Claude Bolling, Jazzman with Crossover Appeal, dies at 90

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Mr. Rampal died in 2000.

Ms. Sklar described the appeal of playing the famous sequel.

“The seven movement flute part of the ‘Suite’ has been expertly written and enjoyable to play with the piano, and especially with bass and drums,” she says. “This is one of the reasons why many classical flautists want to play it; it’s very jazzy and improvisation is optional. I loved that it also includes bass flute and alto flute.

Critic Allan Kozinn, writing in The New York Times in 1982, describes the formula Mr. Bolling created and which worked so well in the sequel and in his subsequent works.

“In his crossed pieces,” he wrote, “Mr. Bolling’s compositional strategy is to give his classical soloist a fully composed part, written in a style filled with baroque and classical gestures and allusions to the repertoire and idiomatic uses of the featured instrument, while his own trio piano, bass and percussion interact with a light jazz counterpoint. . “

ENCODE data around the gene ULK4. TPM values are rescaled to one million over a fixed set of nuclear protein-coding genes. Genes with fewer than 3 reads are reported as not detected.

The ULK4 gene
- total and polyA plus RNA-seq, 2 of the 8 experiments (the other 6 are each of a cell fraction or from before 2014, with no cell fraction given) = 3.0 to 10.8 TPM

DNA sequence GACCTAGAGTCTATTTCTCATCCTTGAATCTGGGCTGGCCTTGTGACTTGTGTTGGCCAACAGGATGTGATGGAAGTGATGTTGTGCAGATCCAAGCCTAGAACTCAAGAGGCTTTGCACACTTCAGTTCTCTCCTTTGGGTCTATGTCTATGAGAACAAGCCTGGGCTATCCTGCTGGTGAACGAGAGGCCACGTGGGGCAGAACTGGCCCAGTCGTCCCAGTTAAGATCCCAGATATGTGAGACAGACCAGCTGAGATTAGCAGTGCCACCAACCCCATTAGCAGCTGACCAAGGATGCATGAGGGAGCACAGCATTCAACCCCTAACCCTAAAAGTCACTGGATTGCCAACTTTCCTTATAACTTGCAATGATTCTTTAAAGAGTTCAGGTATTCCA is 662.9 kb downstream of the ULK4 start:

Mr. Bolling has made numerous recordings and has performed extensively in France, the United States and elsewhere.

“One of the most endearing things about her was her love of music and her endearing, magnetic personality on stage,” Ms. Sklar said. “He loved talking to his audience and thanking them with reminders, which they appreciated. Sometimes the recalls lasted a long time. Looking from behind the scenes, we would wonder if they would ever stop!

The Associated Press said Mr Bolling’s 48-year-old wife, Irène Dervize-Sadyker, died in 2017 and the couple had two sons, David and Alexandre.

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